Initially, I had thought perhaps I could just do Sephora.com, because dot-com is easier to manage. But that’s where the personal reasons came into it. You need someone to manage all those accounts. You won’t get a CEO that comes in and does everything that the founder was doing. They need the resources to build a team, like a vp of marketing and vp of operations. It’s really hard to replace a founder CEO with just a hired CEO, because the founders work ungodly hours and constantly put out fires, while a hired CEO is using their experience to build structured processes and manage people. Whenever I’m ready for that level of scale again, I wouldn’t want to [be CEO], because that’s a whole different job on its own and isn’t the best value I can provide.
How has Covid-19 impacted the business?
We will definitely not grow this year. I haven’t done the math projection because for the rest of this year we’re still in retail. Makeup sales have been slower, but we are a borderline makeup-and-skin-care brand, so we’re not as impacted as products like foundation or lipstick. Some products, like our Rose Gold Elixir and Volcanic Elixir, have been doing really well because they’re moisturizing oils.
But retail is something that needs to change with Covid-19, because working with a retailer is very expensive, and a lot of brands aren’t even profitable with retailers because of the overhead. There’s the cost of a field team, sampling, gratis to sales associates, in-store testers and the cost of returns. Typically margins are 60% in retail. Amazon is a big threat to retailers because brands can sell through Amazon worldwide, but at a much lower cost to operate.
What will the future of Farsali look like?
Farsali is going through a fundamental shift right now. I want to build a 2.0 brand, but I am trying to figure out those pieces. Once I do that, and when it’s in the position to grow distribution again, I will do it slower than the first time around. I will try to prove it out in North America and then start talking to investors. I’ll show them how this 2.0 brand is doing and what it could look like internationally, and use their support to build that distribution. I’d rather have experts help me in the return [of the brand]. I also think [Farsali sub-brand] Privé becomes a bigger conversation, but I am figuring out how to position it. Do I try to rebrand it in a way where it’s a little bit more recognizable as part of Farsali? It is a Farsali.com exclusive, but now that [all products] will be Farsali.com exclusives, I’m trying to strategize how the two brands will fit together.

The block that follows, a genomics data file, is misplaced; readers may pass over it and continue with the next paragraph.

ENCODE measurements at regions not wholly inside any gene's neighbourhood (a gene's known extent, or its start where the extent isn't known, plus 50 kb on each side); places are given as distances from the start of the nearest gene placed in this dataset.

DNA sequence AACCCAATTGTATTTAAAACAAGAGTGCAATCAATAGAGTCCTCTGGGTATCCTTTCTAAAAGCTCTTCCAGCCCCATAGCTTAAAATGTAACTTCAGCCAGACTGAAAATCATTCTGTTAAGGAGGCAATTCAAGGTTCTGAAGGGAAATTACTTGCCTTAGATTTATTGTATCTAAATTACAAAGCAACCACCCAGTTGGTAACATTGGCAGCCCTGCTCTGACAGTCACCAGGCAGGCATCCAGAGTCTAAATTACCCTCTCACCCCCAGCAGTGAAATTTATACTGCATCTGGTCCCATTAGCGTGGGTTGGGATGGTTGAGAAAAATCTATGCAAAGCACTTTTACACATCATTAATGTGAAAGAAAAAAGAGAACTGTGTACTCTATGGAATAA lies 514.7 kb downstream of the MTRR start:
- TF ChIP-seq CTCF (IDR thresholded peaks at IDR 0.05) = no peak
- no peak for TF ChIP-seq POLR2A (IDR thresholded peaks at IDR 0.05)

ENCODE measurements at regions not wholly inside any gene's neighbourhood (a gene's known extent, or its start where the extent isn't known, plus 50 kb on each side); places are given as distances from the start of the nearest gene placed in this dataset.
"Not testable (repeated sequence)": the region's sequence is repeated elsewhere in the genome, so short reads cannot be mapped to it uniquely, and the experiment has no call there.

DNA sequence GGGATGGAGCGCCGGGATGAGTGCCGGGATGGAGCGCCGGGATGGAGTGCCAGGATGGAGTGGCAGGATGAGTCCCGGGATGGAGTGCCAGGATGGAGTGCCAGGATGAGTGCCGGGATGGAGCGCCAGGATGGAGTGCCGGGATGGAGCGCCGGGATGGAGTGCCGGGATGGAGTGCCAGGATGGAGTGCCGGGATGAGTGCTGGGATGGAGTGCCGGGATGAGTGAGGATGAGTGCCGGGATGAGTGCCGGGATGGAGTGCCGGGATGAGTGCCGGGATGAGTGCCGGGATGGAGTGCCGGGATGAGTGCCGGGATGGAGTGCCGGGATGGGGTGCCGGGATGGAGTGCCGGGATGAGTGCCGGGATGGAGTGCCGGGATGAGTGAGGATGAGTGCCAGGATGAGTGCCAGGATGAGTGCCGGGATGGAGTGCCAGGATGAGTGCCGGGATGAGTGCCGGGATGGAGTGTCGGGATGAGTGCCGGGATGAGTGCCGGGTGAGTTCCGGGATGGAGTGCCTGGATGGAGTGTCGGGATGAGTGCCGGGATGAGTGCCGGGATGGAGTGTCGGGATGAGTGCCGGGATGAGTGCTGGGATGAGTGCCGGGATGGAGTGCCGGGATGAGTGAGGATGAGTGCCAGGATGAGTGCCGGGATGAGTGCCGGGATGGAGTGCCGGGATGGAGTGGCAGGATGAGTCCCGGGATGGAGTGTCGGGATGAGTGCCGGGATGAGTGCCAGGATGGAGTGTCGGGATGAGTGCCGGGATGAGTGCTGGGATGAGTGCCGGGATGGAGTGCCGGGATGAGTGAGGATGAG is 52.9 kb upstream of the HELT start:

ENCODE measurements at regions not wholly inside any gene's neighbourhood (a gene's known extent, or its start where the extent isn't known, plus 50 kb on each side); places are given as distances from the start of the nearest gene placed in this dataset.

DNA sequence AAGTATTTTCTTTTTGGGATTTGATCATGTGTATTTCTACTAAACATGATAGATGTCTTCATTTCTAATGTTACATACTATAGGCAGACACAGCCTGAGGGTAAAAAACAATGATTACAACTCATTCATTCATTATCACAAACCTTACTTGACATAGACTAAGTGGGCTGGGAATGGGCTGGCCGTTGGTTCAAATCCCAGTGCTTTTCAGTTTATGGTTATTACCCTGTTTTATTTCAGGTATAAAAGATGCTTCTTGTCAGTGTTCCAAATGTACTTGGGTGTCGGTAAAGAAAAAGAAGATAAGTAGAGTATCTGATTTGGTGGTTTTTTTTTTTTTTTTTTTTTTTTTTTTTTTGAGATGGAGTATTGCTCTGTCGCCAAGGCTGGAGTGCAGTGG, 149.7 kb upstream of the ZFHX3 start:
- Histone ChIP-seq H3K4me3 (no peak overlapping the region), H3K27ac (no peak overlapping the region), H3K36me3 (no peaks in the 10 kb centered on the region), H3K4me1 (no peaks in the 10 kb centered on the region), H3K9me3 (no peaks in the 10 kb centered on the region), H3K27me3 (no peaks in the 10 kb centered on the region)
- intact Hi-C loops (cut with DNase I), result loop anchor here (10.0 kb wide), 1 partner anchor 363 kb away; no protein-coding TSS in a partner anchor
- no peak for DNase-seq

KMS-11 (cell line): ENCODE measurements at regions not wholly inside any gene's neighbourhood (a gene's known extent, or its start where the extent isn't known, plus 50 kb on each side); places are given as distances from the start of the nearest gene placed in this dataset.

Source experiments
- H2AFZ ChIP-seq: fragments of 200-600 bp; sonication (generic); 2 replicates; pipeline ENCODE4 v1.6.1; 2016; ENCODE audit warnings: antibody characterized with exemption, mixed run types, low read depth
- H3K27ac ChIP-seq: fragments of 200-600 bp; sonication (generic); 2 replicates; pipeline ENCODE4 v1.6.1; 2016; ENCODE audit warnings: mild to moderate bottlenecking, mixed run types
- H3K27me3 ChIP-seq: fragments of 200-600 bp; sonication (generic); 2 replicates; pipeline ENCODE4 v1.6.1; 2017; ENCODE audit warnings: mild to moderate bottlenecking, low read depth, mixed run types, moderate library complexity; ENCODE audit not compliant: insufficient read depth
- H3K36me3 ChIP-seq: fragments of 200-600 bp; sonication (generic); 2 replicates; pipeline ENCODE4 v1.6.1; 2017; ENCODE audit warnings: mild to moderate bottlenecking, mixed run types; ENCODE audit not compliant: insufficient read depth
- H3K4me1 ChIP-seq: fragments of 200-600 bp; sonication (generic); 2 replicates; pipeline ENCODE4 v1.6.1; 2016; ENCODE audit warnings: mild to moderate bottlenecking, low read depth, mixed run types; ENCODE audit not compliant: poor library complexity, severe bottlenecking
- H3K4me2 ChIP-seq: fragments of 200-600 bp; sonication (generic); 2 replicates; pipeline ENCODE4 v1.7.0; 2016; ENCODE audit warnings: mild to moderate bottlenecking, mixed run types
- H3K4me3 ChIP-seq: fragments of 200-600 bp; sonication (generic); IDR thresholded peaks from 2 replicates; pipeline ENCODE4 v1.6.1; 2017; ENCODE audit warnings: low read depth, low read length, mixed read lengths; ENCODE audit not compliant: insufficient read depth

Has this experience changed how you view the beauty industry?
The beauty industry has changed a lot has changed since our launch in 2014. This is the time to really sit down and reflect, and think about strategy and what the future could look like. What’s happening in the industry, and how is it shifting? How do products need to be marketed? What is the right way to do that? Because before, it was always about using influencers, but that has changed because influencers have their own brands, and there’s been drama which affects the general trust of their audience. I think every brand needs to have a face of the brand, and that person has to be an influencer for the brand. They have to put their life out there and speak out about what their values are and what they stand for, so people will connect with that person behind the brand. It’s no longer going to be about [outside] influencer endorsements, because the impact of that means a lot less now.